Rory Olcayto finds a theatre using architecture to attract wider audiences
We often use geographical and natural landscape terms to describe man-made places with a real sense of feeling: a forest of columns, a mountainous building, streets like canyons, and so on and so on.
In Scotland, where I grew up, the temptation is especially strong. Mountains, meadows, river and lochs are always within spitting distance – even in the cities. In Edinburgh, for example, it’s almost compulsory to deploy geological metaphors, given its townscape is so obviously defined by landforms, such as the volcanic outcrop on which the castle sits.
Glasgow on the other hand – my city – is defiantly urban and defiantly man-made; the landscape sublimated – at least at first glance. This is not a place of ancient Scottish kings drawn to fortified mountaintops, but of Adam Smith and determined Atlantic traders – the same merchants who would inspire The Wealth of Nations and who famously ‘dredged the Clyde’ and draped a speculative gridiron across its many hills (or ‘drumlins’ to use a native term), as if to prove their dominion over nature. If Glasgow ever had a city centre volcano it would have long ago been put to industrial use.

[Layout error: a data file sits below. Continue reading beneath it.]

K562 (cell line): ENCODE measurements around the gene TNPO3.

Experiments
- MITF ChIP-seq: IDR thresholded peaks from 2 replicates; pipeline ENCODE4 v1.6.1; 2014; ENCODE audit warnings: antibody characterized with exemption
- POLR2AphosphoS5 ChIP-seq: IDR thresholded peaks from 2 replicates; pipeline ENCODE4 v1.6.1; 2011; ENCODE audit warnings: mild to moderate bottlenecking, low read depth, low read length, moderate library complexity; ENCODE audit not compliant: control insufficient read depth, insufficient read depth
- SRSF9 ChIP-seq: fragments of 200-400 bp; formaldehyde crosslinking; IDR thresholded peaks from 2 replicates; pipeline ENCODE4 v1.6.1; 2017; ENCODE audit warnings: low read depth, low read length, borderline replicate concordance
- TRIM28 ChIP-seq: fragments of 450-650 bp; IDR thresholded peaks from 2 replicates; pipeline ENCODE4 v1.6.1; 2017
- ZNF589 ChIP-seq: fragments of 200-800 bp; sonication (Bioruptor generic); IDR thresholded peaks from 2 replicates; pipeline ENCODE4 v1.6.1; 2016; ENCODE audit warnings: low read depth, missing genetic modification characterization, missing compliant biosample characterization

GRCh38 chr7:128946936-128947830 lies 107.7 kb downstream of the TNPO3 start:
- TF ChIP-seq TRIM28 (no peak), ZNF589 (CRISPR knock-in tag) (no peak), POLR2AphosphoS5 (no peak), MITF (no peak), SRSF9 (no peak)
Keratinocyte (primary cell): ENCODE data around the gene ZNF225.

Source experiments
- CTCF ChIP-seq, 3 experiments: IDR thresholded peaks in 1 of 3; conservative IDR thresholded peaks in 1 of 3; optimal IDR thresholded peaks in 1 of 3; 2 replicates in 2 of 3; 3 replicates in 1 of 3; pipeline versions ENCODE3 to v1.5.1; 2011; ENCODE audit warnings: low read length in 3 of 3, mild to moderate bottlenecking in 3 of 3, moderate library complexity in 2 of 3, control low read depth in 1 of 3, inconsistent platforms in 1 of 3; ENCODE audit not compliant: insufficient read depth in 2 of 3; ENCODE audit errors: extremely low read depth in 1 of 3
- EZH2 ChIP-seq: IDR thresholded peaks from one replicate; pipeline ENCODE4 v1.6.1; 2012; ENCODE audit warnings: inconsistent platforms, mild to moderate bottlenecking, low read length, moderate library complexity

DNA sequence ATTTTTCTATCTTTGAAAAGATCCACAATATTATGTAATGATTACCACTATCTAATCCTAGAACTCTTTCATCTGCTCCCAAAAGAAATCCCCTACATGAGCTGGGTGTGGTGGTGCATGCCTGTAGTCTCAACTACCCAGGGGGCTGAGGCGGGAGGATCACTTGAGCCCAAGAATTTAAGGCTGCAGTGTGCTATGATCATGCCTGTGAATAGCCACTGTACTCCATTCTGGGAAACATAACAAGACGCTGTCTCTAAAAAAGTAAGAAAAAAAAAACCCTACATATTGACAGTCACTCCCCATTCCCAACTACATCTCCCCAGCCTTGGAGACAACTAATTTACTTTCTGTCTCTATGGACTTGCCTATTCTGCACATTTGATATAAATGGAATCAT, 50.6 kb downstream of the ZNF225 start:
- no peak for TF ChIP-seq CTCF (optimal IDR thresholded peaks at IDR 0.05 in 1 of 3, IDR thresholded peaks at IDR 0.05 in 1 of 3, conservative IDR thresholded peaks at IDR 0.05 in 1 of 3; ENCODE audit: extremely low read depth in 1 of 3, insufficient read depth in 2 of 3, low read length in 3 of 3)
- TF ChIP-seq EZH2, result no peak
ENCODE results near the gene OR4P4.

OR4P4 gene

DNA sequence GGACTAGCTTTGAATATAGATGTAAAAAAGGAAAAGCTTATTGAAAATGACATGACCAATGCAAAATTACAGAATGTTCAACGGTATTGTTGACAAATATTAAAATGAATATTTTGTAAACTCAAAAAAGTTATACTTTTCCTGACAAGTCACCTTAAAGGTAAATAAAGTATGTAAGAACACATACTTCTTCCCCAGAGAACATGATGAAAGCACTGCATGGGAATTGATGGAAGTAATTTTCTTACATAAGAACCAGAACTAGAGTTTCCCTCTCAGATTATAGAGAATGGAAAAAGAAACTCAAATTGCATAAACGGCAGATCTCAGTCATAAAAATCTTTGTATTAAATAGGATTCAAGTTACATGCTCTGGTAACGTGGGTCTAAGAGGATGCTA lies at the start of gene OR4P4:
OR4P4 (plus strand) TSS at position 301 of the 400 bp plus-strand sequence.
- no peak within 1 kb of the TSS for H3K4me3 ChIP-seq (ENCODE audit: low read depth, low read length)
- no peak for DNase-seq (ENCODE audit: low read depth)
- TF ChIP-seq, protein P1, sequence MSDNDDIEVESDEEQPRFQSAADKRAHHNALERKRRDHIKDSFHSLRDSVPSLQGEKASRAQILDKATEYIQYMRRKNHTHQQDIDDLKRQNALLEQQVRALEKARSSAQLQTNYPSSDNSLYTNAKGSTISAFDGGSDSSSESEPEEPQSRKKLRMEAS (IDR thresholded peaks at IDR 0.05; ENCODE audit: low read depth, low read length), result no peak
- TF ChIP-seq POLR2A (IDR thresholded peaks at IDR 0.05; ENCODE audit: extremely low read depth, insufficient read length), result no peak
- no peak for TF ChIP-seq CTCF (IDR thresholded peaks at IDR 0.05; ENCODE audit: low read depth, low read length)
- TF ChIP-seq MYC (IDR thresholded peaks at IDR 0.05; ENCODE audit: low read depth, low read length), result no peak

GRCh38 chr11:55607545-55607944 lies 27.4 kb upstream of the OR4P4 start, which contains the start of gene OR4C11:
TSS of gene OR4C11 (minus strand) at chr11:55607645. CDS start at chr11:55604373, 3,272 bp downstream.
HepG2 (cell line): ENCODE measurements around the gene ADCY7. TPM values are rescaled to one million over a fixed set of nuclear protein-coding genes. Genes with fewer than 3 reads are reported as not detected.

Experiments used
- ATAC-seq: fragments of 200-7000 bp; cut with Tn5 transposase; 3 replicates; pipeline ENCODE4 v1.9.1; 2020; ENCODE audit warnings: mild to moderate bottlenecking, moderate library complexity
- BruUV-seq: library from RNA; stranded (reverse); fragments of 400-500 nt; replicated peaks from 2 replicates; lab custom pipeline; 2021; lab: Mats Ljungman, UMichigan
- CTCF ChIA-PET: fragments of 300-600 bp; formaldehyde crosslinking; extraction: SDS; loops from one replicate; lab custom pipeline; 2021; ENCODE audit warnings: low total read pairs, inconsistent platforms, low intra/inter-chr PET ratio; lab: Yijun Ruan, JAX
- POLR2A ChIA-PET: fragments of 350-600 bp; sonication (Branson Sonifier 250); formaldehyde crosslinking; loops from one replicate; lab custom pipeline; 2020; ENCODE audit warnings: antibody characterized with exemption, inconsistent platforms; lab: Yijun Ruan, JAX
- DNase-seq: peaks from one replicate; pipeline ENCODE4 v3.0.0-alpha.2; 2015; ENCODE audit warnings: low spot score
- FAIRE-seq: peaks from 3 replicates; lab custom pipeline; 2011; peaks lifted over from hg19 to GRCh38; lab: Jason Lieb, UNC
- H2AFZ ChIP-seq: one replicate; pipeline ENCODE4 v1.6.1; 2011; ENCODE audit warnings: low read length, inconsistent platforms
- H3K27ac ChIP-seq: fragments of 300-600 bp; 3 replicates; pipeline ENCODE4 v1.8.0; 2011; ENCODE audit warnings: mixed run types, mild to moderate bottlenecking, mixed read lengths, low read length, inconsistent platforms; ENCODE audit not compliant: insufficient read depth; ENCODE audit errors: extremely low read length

While it engages solidly with the existing structure, it also revels in the art of showing off
Still, you’d be hard-pushed not to occasionally, lazily, fall back on natural metaphors when describing, say, Glasgow’s motorways – of course they’re like a river of steel and concrete, aren’t they? But instead of applying geological terms to individual buildings, or clearly defined spaces, perhaps we need more holistic metaphors – especially for Glasgow, which is so solidly defined by its grid.
This is where Nan Shepherd’s book The Living Mountain provides useful inspiration, especially her description of the Cairngorms as a single mass of granite, its plateau a single mountain, while individual peaks ‘though sundered from one another by fissures and deep descents, are no more than eddies on the plateau surface’. You could think of cities like that too surely; as single entities, with the occasional eddie-like flourish rising above a collective roofline. We may do this in a 2D sense quite naturally – that is what a ‘skyline’ is – but thinking this way in three dimensions is rare.